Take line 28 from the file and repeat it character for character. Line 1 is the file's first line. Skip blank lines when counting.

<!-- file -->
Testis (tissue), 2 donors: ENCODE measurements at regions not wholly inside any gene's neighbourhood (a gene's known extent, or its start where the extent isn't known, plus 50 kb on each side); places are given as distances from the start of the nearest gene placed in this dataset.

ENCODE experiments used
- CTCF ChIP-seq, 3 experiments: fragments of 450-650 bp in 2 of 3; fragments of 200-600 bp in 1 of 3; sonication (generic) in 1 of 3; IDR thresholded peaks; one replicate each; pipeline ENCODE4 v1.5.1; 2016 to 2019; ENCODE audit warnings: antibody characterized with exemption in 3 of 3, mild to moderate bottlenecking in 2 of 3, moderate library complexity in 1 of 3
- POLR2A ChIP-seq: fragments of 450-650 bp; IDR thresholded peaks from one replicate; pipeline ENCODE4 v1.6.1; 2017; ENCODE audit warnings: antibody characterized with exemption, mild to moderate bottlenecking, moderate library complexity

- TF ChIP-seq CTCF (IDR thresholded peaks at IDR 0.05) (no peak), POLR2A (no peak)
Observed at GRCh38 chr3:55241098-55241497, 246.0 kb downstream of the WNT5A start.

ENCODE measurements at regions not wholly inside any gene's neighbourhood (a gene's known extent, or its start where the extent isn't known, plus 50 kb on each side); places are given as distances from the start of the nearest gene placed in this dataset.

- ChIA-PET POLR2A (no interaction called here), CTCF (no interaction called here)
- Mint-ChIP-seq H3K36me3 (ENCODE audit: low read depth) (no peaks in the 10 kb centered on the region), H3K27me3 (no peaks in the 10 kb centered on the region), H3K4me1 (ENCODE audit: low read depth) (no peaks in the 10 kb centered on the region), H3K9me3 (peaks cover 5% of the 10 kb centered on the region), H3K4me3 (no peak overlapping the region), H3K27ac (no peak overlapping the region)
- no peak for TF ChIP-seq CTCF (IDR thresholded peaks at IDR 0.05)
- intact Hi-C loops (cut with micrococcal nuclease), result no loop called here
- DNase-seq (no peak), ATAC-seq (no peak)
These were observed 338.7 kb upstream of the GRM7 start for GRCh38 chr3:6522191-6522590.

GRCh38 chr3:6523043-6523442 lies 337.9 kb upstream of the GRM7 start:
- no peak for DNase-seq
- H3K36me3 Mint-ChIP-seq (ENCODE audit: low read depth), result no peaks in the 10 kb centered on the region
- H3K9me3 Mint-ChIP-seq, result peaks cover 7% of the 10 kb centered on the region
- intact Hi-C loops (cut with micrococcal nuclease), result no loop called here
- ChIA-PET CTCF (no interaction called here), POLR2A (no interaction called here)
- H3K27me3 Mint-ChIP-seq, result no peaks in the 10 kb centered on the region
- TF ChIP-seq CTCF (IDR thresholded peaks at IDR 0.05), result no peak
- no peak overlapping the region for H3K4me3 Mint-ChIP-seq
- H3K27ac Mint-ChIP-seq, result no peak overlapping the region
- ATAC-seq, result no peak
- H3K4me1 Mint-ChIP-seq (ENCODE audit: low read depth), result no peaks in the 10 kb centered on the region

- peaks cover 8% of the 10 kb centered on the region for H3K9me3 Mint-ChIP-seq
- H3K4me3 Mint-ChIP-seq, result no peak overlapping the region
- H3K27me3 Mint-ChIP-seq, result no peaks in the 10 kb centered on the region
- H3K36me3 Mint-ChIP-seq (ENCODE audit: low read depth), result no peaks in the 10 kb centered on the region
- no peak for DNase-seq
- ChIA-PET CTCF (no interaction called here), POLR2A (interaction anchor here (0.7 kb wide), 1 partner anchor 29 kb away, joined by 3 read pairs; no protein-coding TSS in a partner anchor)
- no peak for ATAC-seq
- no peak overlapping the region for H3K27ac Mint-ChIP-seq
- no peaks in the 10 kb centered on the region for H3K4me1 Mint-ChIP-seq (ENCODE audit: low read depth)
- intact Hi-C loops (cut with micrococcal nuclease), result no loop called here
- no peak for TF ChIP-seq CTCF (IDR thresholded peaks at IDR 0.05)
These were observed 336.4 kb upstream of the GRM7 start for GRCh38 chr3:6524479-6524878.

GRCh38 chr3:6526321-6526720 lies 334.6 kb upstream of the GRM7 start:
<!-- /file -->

- H3K27me3 Mint-ChIP-seq, result no peaks in the 10 kb centered on the region